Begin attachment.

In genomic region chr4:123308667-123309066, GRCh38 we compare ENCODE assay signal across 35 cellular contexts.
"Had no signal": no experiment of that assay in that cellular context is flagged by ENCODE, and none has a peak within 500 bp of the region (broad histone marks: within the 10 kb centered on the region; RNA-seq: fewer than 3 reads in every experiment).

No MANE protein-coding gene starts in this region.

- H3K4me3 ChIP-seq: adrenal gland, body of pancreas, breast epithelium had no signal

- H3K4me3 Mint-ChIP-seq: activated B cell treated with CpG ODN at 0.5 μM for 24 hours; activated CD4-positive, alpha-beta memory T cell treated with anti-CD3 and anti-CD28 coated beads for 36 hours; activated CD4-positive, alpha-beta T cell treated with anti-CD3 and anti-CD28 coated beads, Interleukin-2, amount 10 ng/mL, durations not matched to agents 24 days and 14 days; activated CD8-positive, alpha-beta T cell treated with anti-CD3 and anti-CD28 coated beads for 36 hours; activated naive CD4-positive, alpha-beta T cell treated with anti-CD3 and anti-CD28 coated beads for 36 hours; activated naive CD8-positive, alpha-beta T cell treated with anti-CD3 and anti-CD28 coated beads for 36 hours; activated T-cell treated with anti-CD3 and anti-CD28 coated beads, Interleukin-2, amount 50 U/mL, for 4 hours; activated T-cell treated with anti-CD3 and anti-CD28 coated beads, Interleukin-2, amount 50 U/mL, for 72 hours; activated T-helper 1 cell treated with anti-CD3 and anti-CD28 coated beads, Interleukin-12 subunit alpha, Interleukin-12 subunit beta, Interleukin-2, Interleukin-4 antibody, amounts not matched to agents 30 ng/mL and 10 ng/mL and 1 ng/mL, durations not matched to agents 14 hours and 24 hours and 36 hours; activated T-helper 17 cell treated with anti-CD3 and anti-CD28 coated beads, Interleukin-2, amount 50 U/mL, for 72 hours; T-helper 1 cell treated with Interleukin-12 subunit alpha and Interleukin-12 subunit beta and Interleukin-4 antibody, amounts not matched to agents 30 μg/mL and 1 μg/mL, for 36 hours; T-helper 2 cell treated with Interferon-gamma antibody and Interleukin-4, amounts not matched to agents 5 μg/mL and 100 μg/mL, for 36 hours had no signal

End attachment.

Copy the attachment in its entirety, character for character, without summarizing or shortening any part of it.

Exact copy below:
In genomic region chr4:123308667-123309066, GRCh38 we compare ENCODE assay signal across 35 cellular contexts.
"Had no signal": no experiment of that assay in that cellular context is flagged by ENCODE, and none has a peak within 500 bp of the region (broad histone marks: within the 10 kb centered on the region; RNA-seq: fewer than 3 reads in every experiment).

No MANE protein-coding gene starts in this region.

- H3K4me3 ChIP-seq: adrenal gland, body of pancreas, breast epithelium had no signal

- H3K4me3 Mint-ChIP-seq: activated B cell treated with CpG ODN at 0.5 μM for 24 hours; activated CD4-positive, alpha-beta memory T cell treated with anti-CD3 and anti-CD28 coated beads for 36 hours; activated CD4-positive, alpha-beta T cell treated with anti-CD3 and anti-CD28 coated beads, Interleukin-2, amount 10 ng/mL, durations not matched to agents 24 days and 14 days; activated CD8-positive, alpha-beta T cell treated with anti-CD3 and anti-CD28 coated beads for 36 hours; activated naive CD4-positive, alpha-beta T cell treated with anti-CD3 and anti-CD28 coated beads for 36 hours; activated naive CD8-positive, alpha-beta T cell treated with anti-CD3 and anti-CD28 coated beads for 36 hours; activated T-cell treated with anti-CD3 and anti-CD28 coated beads, Interleukin-2, amount 50 U/mL, for 4 hours; activated T-cell treated with anti-CD3 and anti-CD28 coated beads, Interleukin-2, amount 50 U/mL, for 72 hours; activated T-helper 1 cell treated with anti-CD3 and anti-CD28 coated beads, Interleukin-12 subunit alpha, Interleukin-12 subunit beta, Interleukin-2, Interleukin-4 antibody, amounts not matched to agents 30 ng/mL and 10 ng/mL and 1 ng/mL, durations not matched to agents 14 hours and 24 hours and 36 hours; activated T-helper 17 cell treated with anti-CD3 and anti-CD28 coated beads, Interleukin-2, amount 50 U/mL, for 72 hours; T-helper 1 cell treated with Interleukin-12 subunit alpha and Interleukin-12 subunit beta and Interleukin-4 antibody, amounts not matched to agents 30 μg/mL and 1 μg/mL, for 36 hours; T-helper 2 cell treated with Interferon-gamma antibody and Interleukin-4, amounts not matched to agents 5 μg/mL and 100 μg/mL, for 36 hours had no signal